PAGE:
Gaming and tech fans are always eagerly looking for the coolest new forms of entertainment. And it just so happens that by keeping an eye on tech developments relating to software and device capabilities, we can usually predict some of the changes that are on the horizon for the video game community. In a more general sense, it’s always nice to see video game graphics getting better, game worlds growing larger, or multiplayer becoming more interactive. Here we’ll look at a few specific tech developments that could change the gaming industry in the coming years.

VR Headsets

It goes without saying that virtual reality is changing gaming. But looking through the best VR headsets currently available, it still seems clear that there are some issues in the market. Prices are high, and different headsets excel in different ways. These two factors combine to make choices very difficult for consumers, and it stands to reason that VR headset developers will need to make some adjustments with the aim of more universal appeal. As this market evolves, and more devices become more appealing to more people, we’ll really start to see VR gaming take off.

Live Feed Gaming

Live online multiplayer has been around for years now, but there is a growing trend in online gaming that could add a new dimension to it (almost in a literal sense). Specifically, online casino sites have spent the last couple of years introducing live dealer gaming as a means to bring about more realistic and interactive versions of existing games. The live dealer format means that players can actually see human dealers through a video feed while they play. It may sound specific to online poker at the moment, but it’s already been adjusted to work with mobile platforms, and VR would seem to be the next logical frontier. Don’t be surprised if we start to think of not only casino games but lots of multiplayer experiences as including the option of a video feed—particularly through AR and VR headsets.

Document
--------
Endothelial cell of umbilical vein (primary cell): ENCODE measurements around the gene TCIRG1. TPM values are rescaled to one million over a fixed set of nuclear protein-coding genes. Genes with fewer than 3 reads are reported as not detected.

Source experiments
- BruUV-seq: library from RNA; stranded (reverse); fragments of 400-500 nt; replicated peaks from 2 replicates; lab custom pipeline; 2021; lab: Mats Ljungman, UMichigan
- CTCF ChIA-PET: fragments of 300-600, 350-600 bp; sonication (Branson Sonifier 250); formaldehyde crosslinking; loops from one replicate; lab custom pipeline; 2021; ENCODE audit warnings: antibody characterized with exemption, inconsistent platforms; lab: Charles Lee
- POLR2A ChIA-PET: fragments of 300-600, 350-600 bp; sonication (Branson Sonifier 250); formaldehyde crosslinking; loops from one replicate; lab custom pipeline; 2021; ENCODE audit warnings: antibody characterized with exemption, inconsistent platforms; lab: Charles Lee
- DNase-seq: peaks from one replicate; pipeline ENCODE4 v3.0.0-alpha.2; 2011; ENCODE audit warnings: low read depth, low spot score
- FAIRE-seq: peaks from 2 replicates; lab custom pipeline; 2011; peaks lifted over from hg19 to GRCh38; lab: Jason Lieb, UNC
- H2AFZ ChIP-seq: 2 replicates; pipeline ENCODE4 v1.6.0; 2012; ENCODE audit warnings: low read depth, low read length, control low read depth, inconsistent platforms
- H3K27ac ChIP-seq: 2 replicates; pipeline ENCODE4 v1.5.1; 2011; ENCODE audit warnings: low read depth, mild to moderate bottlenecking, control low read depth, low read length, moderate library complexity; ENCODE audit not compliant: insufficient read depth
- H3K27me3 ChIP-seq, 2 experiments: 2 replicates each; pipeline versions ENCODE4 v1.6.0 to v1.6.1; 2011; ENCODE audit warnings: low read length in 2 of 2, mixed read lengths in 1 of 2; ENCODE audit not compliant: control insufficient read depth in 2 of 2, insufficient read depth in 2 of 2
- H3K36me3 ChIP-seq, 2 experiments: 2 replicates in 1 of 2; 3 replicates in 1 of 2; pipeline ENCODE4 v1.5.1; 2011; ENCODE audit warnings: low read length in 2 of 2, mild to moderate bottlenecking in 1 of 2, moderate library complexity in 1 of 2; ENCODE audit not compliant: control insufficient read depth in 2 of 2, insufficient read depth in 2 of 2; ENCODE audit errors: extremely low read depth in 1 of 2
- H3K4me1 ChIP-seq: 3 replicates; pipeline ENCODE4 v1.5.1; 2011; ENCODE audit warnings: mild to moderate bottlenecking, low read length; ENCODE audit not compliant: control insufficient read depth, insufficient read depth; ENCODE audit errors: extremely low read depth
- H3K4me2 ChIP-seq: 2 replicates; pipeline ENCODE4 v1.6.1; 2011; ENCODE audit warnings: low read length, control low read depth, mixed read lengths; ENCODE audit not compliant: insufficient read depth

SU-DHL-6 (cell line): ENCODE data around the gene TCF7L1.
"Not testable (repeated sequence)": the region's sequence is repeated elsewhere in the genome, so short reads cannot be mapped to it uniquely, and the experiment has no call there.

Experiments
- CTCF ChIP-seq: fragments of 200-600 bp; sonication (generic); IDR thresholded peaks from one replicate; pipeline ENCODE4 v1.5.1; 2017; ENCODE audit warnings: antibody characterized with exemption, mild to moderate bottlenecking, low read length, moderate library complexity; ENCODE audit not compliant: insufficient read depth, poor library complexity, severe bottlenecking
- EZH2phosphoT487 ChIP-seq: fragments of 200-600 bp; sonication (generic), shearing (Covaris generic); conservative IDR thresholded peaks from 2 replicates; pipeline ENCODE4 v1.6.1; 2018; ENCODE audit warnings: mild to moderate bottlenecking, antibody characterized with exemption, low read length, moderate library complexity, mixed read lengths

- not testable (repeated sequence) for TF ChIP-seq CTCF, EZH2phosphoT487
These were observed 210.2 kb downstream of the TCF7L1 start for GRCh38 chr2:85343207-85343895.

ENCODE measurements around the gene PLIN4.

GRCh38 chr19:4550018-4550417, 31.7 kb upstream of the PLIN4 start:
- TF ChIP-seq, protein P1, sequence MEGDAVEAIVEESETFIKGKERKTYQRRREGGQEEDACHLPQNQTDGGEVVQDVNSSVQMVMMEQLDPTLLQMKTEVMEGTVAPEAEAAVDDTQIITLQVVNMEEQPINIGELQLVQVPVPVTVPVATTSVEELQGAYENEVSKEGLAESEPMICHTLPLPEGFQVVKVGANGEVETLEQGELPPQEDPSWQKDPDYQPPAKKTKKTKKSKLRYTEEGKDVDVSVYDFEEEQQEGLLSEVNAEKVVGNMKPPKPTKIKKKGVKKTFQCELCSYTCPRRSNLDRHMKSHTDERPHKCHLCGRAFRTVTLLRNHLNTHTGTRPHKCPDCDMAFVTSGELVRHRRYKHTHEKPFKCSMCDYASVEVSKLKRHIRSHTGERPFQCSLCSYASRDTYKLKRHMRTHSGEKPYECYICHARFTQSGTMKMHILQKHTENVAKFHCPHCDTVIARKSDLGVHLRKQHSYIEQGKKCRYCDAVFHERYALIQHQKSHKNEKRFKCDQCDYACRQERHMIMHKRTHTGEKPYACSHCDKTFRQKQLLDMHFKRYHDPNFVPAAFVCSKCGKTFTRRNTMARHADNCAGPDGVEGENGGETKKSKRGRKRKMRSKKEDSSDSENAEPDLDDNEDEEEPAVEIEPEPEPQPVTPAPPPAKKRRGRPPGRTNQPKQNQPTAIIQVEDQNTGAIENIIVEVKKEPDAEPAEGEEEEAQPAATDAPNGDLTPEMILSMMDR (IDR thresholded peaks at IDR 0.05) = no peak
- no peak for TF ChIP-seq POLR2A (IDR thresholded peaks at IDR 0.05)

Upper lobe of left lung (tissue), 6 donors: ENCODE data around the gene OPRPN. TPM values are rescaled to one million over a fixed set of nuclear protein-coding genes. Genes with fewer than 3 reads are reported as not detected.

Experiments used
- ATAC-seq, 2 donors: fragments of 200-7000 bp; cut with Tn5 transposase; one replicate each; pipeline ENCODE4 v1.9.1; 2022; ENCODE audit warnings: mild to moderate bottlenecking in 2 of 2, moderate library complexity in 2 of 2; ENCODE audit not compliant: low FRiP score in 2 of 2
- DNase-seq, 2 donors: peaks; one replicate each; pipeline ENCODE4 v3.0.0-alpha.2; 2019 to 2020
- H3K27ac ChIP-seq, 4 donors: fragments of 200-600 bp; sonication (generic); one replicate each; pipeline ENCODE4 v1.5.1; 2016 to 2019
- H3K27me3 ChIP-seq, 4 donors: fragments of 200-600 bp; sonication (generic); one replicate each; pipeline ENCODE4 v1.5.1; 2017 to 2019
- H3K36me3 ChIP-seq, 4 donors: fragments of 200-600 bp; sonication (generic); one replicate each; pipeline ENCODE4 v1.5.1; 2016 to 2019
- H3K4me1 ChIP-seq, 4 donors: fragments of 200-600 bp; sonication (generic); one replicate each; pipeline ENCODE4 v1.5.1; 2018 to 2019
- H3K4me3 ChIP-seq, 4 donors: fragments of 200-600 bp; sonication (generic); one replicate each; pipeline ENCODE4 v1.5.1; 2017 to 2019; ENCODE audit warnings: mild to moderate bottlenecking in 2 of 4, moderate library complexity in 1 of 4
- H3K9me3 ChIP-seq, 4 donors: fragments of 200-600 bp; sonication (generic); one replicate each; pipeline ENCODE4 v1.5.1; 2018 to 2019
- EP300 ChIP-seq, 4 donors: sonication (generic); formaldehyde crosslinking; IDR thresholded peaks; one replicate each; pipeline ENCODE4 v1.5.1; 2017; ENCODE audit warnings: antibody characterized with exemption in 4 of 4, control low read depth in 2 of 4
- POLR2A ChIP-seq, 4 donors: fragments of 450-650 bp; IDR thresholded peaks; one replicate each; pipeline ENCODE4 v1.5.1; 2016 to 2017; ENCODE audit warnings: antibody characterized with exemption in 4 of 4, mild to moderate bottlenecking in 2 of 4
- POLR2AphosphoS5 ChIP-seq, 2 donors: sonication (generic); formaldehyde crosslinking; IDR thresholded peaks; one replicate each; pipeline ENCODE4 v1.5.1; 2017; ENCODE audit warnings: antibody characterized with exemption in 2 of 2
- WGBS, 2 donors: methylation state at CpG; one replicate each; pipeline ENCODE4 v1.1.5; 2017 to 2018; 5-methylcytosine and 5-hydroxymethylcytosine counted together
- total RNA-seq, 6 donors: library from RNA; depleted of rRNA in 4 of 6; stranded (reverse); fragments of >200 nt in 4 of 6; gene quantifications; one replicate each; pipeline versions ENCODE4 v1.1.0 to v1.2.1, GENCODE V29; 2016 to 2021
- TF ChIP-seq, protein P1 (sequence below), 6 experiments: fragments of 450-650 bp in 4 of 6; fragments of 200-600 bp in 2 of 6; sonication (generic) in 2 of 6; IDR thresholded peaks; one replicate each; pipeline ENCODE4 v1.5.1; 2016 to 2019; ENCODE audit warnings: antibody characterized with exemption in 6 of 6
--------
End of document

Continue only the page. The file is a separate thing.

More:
Augmented Reality

AR isn’t new, and at this point it’s more or less tied to the developing VR industry. But we’re mentioning AR as a tech trend that could change gaming specifically because of company interests. More specifically, Apple is strongly rumored to prefer AR to VR, which will matter in a big way when the iPhone 8 and other new devices are unveiled later this year. Apple has a way of influencing the tech industry like no other company can when it comes to its products, and any kind of AR tool will likely make a big splash. It seems as if Tim Cook’s company has the ability to decide whether or not AR will leapfrog VR in popularity.

Eye Tracking Tools

This is a wild concept that was detailed in an article identifying Tobii Gaming as a pioneer with the technology. The idea is exactly what it sounds like. Small devices can now track users’ lines of sight, and when used in gaming this has the potential to drastically alter control systems. The path of your own eye can function in much the same way a control stick now does, deciding where on the screen you’re facing or aiming. It could almost bring a VR component to more conventional console gaming.

Exoskeletons

The same article that made note of new eye tracking technology also pointed to the idea of gaming exoskeletons. These are exactly what they sound like, but the implications are incredibly exciting with this particular bit of gaming tech. If you think about how controllers have been designed to give you certain physical sensations connected to your games, you can imagine that whole concept spread to the entire body. A gaming exoskeleton would cover your body and provide physical feedback, allowing you to feel the appropriate pressures and impacts to truly embody whatever character you’re controlling. That’s about as real as it gets, and it could be just around the corner.